Let’s look at Activity 3 now. For this activity, I asked you to make a single-color square, which is very different from all the other activities. Were you able to guess why I asked you to melt down your perfectly good crayon into a square shape? Well, some individuals manage their emotions in this manner. They are organized separately rather than running together as in the first two activities. Some will compartmentalize their emotions as if in boxes or a filing cabinet. When they are ready, they will open up a selected box or file and deal with that specific emotion. Or, they may be able to access their happy/joy compartment freely, which could give the appearance that they do not grieve or feel emotional pain. They only open the fear, sadness, or worry boxes at home when they are by themselves. When they leave the house, they store their “negative” emotion boxes and only use their happy box when they encounter the world. In some cases, an individual might decide to never open “negative” boxes, but they are still present.
This brings us to Activity 4. The mixed rectangle. The rectangle represents a single shared experience with two or more people. For the purposes of this example, I am going to say the rectangle represents the death of the family matriarch or patriarch. Pretend all the emotions possible regarding the loss of this family member are present in your rectangle. If you are brave enough, stand on a hard floor and hold the rectangle in front of you. Raise the rectangle as high as you can while keeping it in front of your body. Then, let go!
Try not to be mad at me now that you have broken crayon pieces all over your floor! What do you notice? The different shapes the rectangle broke into represents the diverse ways we process our emotions for the same experience. No two pieces are the same! Similarly, no two people have the same reaction to the same experience. Notice how the distribution of colors in the fragments is different. One piece has more sadness than another. One piece has more anger than another piece. One piece might not have any joy in it. The rectangle started out with equal portions of all the emotions, and the fragments display distinctly different proportions of those same emotions.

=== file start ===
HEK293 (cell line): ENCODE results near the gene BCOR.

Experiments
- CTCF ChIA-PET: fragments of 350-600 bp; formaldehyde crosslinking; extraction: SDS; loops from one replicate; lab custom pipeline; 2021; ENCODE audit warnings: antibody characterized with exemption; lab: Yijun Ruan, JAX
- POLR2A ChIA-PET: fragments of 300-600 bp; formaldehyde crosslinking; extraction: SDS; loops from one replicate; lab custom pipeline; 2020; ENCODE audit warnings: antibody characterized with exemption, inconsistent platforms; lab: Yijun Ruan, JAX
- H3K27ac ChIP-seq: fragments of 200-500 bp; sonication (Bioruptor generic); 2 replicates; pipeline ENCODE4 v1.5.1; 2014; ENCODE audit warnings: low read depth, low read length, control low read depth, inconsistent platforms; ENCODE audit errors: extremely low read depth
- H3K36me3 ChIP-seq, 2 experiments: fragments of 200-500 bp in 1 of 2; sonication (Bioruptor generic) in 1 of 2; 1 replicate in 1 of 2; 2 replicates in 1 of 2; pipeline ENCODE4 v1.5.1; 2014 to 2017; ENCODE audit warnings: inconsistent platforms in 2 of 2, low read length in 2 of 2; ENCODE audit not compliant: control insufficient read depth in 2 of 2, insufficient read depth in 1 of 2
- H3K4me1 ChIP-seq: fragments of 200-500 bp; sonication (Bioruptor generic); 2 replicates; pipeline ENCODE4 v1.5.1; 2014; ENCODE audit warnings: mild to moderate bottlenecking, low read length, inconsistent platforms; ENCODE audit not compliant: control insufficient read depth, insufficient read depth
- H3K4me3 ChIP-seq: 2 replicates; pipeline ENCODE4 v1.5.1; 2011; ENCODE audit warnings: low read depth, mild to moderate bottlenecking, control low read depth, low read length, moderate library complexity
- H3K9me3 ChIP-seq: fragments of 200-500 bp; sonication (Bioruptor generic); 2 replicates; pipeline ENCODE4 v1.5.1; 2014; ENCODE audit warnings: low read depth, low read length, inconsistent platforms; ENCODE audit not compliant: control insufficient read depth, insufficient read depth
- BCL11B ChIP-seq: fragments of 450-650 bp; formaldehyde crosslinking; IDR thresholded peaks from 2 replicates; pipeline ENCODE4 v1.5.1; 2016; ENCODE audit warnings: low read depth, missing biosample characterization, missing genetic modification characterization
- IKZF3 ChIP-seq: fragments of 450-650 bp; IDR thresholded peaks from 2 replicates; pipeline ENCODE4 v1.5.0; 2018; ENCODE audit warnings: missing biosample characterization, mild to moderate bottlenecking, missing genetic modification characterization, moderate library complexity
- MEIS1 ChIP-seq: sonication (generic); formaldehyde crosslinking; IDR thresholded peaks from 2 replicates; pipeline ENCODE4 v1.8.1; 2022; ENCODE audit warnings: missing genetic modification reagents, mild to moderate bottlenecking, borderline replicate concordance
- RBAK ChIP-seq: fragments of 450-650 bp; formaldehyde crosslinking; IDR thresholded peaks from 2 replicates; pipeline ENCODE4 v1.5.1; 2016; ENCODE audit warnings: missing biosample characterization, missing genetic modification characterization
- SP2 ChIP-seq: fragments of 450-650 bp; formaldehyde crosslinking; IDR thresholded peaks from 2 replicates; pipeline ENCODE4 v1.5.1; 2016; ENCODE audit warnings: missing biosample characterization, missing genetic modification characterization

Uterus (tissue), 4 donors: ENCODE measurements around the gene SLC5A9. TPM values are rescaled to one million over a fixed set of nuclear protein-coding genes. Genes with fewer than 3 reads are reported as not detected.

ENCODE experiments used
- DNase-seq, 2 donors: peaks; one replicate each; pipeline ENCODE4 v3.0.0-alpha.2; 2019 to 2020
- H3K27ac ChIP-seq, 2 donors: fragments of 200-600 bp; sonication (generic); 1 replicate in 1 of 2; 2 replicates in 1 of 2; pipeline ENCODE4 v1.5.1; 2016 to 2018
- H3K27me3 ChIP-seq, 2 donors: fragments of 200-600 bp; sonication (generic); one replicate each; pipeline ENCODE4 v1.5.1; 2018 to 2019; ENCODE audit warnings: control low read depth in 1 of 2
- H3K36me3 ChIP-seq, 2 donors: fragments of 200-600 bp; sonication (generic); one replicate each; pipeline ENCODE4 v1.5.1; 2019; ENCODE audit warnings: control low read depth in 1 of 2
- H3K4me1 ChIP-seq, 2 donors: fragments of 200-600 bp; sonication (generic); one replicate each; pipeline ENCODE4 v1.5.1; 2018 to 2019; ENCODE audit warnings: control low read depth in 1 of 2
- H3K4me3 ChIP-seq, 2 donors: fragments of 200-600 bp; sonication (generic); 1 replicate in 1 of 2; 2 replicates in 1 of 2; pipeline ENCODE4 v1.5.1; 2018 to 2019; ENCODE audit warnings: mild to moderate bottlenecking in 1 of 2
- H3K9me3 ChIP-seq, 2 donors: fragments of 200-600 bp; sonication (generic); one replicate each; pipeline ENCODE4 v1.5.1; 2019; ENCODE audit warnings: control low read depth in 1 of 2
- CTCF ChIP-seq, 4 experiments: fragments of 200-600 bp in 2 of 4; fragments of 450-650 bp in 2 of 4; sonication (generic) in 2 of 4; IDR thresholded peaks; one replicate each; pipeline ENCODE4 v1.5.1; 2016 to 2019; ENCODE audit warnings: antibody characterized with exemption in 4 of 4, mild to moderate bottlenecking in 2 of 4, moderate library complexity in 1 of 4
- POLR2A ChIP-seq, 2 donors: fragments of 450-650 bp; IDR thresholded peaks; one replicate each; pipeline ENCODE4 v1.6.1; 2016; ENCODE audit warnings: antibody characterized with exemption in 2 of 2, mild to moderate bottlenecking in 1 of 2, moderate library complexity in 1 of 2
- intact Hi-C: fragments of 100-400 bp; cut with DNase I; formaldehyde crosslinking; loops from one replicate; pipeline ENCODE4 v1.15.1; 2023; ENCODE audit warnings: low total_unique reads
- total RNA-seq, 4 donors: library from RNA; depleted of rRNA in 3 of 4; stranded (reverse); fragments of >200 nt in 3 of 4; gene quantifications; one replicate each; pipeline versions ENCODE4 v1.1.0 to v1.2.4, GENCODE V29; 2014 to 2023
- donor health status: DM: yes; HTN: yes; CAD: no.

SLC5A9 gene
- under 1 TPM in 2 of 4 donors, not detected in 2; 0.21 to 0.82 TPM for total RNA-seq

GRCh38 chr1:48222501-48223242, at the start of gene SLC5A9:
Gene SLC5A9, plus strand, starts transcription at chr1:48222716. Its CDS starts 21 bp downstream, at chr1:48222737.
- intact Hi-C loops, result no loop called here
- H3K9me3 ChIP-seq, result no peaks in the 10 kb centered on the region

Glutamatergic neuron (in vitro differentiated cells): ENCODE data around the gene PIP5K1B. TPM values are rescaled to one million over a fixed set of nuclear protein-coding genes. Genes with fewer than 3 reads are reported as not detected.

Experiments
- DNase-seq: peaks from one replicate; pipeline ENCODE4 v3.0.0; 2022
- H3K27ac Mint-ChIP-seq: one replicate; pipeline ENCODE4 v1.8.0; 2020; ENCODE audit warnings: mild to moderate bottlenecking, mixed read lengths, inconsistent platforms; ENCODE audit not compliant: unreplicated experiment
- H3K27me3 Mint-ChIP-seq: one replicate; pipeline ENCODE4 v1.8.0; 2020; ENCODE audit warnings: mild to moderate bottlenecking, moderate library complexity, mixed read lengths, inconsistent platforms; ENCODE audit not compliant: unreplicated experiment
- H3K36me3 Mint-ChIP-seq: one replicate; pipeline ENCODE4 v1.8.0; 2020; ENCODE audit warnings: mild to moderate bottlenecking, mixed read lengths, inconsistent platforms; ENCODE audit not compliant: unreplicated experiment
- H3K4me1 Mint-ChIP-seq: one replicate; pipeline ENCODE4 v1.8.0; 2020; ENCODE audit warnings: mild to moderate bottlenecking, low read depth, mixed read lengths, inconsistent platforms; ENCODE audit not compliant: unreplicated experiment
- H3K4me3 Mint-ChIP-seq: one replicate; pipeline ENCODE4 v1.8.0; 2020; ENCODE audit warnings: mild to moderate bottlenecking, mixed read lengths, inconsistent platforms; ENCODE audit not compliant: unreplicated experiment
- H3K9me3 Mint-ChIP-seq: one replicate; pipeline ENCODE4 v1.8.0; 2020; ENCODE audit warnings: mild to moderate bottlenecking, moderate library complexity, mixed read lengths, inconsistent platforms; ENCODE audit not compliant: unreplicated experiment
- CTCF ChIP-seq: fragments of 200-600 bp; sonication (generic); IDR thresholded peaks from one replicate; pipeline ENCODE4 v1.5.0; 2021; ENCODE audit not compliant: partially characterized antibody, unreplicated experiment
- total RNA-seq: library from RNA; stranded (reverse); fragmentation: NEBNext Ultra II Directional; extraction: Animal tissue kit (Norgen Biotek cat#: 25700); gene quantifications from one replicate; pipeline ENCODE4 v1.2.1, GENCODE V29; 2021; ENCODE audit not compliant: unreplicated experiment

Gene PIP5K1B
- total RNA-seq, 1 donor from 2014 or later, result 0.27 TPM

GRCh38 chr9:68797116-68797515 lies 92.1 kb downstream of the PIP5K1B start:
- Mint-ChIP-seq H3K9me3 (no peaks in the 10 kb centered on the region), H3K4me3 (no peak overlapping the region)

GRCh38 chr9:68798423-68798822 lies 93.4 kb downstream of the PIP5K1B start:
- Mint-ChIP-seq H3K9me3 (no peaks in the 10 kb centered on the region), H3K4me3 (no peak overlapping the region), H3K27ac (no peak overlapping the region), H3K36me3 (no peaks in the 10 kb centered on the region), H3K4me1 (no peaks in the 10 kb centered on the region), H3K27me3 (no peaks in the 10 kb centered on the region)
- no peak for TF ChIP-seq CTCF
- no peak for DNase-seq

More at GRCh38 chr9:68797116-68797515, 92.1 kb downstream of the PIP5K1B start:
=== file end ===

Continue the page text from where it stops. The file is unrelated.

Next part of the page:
- Which activity best represents how you process your emotions?
- If you are having difficulty accessing your joy, is it time for you to seek out a counselor?
- Are you able to show grace and mercy toward those who process their emotions differently than you do?
- Is it possible for you to walk beside someone who only opens their “negative” boxes privately?
- If you did not melt the crayons before reading to the end of this blog, will you melt them now?
The Center for Hope and Healing is a private practice that provides individual therapy to individuals and families going through life transitions and mental health challenges such as the death of a loved one, divorce, and serious illness of self or loved one. Our goal is to help individuals foster resiliency, increase problem-solving and coping skills, reduce stress reactions, and develop healthy relationships, thereby improving overall wellness. Counseling and therapy sessions for St. Charles and St. Louis counties. Click here or call 636-328-0874 for more information.
Written By: Jessica Vogler, MS, MAC, PLPC
Jessica has experience working with adult survivors of childhood abuse and trauma, elementary aged children in an intensive outpatient treatment setting, and women with a trauma history. She is trained in EMDR, SHARE bereavement practices, and Effective Trauma Care.
Jessica enjoys working with children and women of all ages to overcome grief, heal from traumatic experiences, and strengthen identity. Trauma work specialty areas include adult survivors of childhood abuse and pregnancy/infant loss. Jessica also has a special interest in working with parents of special needs children who need to strengthen their resilience or grieve the loss of ideals that may not come to pass.
Under the supervision of Sonya Paramore, License Number: 2007022552